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Your lifestyle, your quirk
We all do things we’re not supposed to every day, and it has ill effects on our health. Doctors warn us not to wear high heels regularly, not to slouch, to be mindful of our wrists while typing, not to sit for long periods of time, etc. While the best thing you can do for your health is to avoid bad habits, it can be difficult in this day and age. Here are a few stretches that can help minimize the damage sustained when you go against expert advice. Keep in mind that none of these stretches are a substitute for medical care, so if you are experiencing pain, you should see a doctor.
Wearing high heels regularly can cause your Achilles tendon and calf muscles to shorten and tighten because your heels rarely touch the ground (which is how they would stretch normally). To prevent tightness in your muscles and tendons, stretch them out. To stretch your calves, Canadian Living recommends standing about a foot from a wall (facing it), extend one foot behind you and keep both feet flat on the floor. Keep your toes pointed toward the wall and your rear knee straight, bending the front one. Move your hips forward to lean into the wall while keeping your back straight until you feel tension in your rear calf and hold for 10 to 30 seconds. To stretch the Achilles tendon, start in the same position but bend the rear knee. Keep both heels on the floor and lower your hips until you feel tension in your Achilles tendon and hold for 10 to 30 seconds.
Most of us spend hours on the computer each day, not always in an ergonomically correct position. This can be hard on the wrists. It’s not just typing that can cause tendonitis, carpal tunnel syndrome, and wrist pain: drumming, crocheting, knitting, and other activities that involve repetitive wrist movements can all cause problems.
One of the best things you can do is structure your workplace to prevent carpal tunnel syndrome. If you are experiencing wrist pain and suspect you may have tendonitis or CTS, it’s best to see your doctor. These stretches are no substitute for medical care, but they may help reduce your risk of developing these wrist problems. Hold your arms out, shoulder-width apart, in front of you with palms facing each other. Put your thumbs down across your palms, then cover with the rest of your fingers. Move your fists so that your knuckles are angled downward, stretching the muscle in your forearm, wrist, and thumb.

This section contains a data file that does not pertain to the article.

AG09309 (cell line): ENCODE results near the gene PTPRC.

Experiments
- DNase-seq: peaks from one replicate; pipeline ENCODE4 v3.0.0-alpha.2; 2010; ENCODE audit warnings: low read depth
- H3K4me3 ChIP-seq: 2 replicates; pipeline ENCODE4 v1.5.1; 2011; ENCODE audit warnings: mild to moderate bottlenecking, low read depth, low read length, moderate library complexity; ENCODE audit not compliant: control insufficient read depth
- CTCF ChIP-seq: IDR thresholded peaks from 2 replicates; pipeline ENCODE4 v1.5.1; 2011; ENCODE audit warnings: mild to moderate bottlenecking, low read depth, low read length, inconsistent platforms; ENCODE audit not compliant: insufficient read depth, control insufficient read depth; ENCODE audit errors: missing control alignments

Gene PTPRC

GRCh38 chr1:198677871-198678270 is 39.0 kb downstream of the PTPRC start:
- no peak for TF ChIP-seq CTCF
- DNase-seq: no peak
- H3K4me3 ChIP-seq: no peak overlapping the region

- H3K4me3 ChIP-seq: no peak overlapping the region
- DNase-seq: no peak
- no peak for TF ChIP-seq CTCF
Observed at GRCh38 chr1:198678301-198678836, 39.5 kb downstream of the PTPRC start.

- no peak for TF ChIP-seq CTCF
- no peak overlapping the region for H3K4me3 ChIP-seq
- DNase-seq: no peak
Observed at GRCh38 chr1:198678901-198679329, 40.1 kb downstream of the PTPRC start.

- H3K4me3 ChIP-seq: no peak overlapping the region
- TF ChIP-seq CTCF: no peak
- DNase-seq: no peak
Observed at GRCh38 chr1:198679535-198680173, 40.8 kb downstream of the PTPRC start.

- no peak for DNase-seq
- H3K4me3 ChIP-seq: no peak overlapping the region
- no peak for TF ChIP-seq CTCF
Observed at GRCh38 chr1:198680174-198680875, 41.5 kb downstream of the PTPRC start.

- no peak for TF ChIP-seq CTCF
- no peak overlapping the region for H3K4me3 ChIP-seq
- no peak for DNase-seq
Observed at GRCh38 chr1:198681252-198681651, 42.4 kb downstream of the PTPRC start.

To help prevent CTS, hold your arms up in front of you, shoulder-width apart again, but hold your open palms out in front of you (like you are telling someone to stop). This will stretch muscles in the wrist. If you experience pain, it means your muscles are already inflamed and you may have tendonitis or CTS. Don’t push yourself if there is pain, but in time it should get better with these stretches, according to David Kuckhermann, a drummer who provides a very informative video with more stretches available here.
Once known as “Blackberry Neck,” with the decline in the Blackberry’s popularity, hunched shoulders and neck pain from leaning into a tiny screen is now more accurately called “Tech Neck.” Looking down at our mobile devices puts us into weird positions that the body wasn’t designed for, and it causes us pain. No one can give up their mobile device these days, so to prevent neck pain you can do some stretches. Try a chin tuck, which is done by moving your chin toward your chest until you feel tension in the back of your neck, then holding the position for about 20 seconds. You can target the sides of your neck by moving your ear toward your shoulder and holding for 20 seconds. To maximize this stretch, you can use your hands to gently push your head towards your shoulder. Repeat on the other side.
All of your daily activities may not be doctor-recommended, but these stretches should help you prevent pain. The best pain prevention is to limit these activities: don’t wear high heels every day, try to set your computer workstation in an ergonomically-correct way, use the proper typing skills you learned in school, and look up from your mobile device every three to five minutes. You’ll be grateful you did when you are pain-free later.